Drug access top of the 2023 agenda for endocrinologists

Access to diabetes medications is set to be a major issue for endocrinologists in 2023, with many patients with type 2 diabetes still unable to obtain semaglutide due to ongoing supply problems.

The GLP-1 agonist’s popularity as a “Hollywood” weight loss drug has continued to explode over the new year, prompting calls for the Federal Government to step in to ensure availability for patients with T2D.

Last week, the AMA went public arguing for the government to make plans to requisition supply when a new shipment arrives in March.

“Logically, it could be approached by saying we know there are x number of people who get prescriptions for Ozempic that meet the PBS criteria and require it for medical prescriptions and then we quarantine their supply and the rest is first in first served,” its president Professor Steve Robson told reporters.

“It’s a really bizarre phenomenon that it’s been promoted as a celebrity weight loss treatment.”

“But dealing with influencers promoting this product is something we’ll all need to address – GPs, the TGA and the government.

Australian Diabetes Society president Professor Anthony Russell agreed action was necessary to address the issue.

He said at Melbourne’s Alfred Hospital, where he was director of diabetes and endocrinology, it was now a rarity for patients to be using the medication.

“I’m actually surprised when a patient says they are still on it. The access issue is real,” he said.

Professor Russell said there may be a case for a temporary TGA ban on off-label prescribing by doctors other than specialist endocrinologists.

Such a move would be rare but not unprecedented, with the agency prohibiting non-specialist doctors, as well as GPs, from prescribing hydroxychloroquine outside its registered indications during the COVID-19 pandemic.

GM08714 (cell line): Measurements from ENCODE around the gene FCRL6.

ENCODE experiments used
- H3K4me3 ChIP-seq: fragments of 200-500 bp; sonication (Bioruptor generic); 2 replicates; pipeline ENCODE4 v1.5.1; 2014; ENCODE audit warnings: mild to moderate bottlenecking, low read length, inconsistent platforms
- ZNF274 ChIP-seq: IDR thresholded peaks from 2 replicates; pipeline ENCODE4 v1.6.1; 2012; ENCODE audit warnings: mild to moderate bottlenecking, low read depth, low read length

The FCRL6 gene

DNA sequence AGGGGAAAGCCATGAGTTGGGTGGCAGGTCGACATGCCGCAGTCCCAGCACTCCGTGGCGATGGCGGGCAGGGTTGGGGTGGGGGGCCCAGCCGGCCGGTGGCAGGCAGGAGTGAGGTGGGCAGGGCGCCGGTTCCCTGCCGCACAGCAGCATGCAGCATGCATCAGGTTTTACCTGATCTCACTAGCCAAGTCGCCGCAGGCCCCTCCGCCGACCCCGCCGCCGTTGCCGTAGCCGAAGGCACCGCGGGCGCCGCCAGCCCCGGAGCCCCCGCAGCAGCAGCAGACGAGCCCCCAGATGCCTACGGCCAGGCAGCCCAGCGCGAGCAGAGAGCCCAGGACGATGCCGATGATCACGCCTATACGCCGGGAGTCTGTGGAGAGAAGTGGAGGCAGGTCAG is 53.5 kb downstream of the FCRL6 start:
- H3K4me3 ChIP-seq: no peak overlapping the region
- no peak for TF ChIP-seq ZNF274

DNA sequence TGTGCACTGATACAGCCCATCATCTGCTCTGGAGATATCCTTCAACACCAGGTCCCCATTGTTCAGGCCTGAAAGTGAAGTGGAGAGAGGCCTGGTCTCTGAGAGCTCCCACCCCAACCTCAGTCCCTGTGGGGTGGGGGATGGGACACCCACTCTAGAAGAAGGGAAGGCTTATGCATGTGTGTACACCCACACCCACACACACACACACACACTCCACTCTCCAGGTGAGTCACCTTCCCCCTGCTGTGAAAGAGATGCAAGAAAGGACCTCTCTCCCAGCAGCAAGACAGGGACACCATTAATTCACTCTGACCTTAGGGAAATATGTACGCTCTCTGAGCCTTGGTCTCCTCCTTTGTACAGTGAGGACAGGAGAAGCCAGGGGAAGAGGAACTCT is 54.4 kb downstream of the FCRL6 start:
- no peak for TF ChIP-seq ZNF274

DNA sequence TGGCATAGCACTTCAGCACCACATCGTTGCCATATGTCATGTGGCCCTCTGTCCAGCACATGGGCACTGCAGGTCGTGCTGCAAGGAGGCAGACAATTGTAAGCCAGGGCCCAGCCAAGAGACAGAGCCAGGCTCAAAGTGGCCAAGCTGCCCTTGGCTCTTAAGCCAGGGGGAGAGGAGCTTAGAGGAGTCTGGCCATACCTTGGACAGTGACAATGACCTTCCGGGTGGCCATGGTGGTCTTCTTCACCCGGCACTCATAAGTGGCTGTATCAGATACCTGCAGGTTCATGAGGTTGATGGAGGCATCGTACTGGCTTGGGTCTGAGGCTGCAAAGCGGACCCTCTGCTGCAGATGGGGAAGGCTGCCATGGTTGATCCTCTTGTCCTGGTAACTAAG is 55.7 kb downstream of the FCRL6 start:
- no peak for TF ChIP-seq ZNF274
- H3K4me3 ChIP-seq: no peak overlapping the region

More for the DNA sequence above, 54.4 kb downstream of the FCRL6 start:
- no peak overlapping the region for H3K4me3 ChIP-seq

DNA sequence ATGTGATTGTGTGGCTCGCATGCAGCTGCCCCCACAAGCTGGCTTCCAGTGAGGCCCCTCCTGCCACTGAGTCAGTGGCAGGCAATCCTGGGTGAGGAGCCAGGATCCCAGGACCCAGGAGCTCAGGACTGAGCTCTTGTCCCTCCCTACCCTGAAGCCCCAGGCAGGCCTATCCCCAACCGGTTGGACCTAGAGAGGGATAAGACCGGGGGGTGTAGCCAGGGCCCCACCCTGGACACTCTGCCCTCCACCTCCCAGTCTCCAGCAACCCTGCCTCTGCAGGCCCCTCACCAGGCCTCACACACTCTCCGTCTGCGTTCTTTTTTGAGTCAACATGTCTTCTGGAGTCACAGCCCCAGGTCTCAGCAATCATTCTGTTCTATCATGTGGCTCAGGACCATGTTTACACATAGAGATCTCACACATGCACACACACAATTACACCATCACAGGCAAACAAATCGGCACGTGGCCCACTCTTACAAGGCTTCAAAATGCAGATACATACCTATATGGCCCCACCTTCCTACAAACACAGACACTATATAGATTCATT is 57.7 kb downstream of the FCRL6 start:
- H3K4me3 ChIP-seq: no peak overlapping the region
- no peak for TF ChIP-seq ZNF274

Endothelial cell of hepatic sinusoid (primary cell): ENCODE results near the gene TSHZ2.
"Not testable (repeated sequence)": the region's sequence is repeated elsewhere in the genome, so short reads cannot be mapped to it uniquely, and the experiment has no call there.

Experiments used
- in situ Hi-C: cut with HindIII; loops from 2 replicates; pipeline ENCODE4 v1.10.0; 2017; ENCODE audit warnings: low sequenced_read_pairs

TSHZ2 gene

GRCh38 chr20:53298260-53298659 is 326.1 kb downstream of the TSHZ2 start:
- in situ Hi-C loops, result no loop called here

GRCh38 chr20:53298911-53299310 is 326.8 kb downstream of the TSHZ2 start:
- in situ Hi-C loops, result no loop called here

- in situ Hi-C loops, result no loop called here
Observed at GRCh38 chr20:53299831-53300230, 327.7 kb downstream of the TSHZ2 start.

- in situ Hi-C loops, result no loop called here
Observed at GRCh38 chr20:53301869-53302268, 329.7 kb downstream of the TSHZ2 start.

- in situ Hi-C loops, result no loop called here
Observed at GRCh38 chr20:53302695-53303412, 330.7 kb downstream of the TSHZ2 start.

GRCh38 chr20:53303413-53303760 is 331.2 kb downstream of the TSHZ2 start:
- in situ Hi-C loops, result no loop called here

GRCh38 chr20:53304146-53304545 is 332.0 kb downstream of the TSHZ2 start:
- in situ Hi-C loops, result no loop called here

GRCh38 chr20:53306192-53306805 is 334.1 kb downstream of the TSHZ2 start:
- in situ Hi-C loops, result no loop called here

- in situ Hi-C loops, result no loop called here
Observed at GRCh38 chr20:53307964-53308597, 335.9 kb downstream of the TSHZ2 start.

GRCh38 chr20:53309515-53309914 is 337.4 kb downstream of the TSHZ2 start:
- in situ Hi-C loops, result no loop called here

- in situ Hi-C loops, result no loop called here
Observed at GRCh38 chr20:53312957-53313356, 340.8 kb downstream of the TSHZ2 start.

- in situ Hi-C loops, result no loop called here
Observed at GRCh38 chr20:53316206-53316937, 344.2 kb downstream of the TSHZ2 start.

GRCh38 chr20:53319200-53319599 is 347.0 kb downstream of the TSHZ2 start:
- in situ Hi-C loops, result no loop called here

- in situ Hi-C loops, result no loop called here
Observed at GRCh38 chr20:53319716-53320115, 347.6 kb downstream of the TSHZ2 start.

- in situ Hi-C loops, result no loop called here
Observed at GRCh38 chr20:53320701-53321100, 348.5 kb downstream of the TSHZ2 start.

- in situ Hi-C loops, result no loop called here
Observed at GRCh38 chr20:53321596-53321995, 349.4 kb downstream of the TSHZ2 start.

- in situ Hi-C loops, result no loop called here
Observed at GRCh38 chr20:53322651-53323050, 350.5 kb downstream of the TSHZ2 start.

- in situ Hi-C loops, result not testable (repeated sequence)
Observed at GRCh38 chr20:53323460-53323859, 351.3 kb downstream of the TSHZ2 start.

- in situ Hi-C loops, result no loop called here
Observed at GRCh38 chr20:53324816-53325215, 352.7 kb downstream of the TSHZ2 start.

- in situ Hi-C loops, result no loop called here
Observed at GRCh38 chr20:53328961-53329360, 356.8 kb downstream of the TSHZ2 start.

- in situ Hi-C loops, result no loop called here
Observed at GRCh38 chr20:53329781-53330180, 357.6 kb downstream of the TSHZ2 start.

“Ozempic 1mg is currently not indicated by the TGA for weight loss, so that would have an impact,” he said.

“I think that would be a reasonable way to ensure access for our patients with T2DM until supplies were available to cover everything,” he said.

A higher dose formulation branded Wegovy had been approved by the TGA for weight loss, but was not currently being stocked in Australia, Professor Russell added.

Looking ahead, he said the issue was likely to also effect Eli Lilly’s much-hyped antidiabetic tirzepatide (Mounjaro), which was registered in Australia just before Christmas.

Once-weekly treatment with the GLP-1–GIP receptor agonist was shown in a study published last year to significantly reduce body weight and improve important cardiometabolic measures in overweight or obese adults, with the results described as “astounding” in an NEJM editorial.

“It’s going to be a groundbreaker as well, so we need to make sure we are not in the same position, which is looking very likely” he said.

Professor Russell added: “With these drugs for weight loss, we are creating a divide in society between those who can access and afford treatment versus those who can’t.”

“This is going to be a problem and I can’t see the PBS subsidising weight-loss drugs in the near future. SO it will then fall back to public hospitals to determine whether they’re will to pay.


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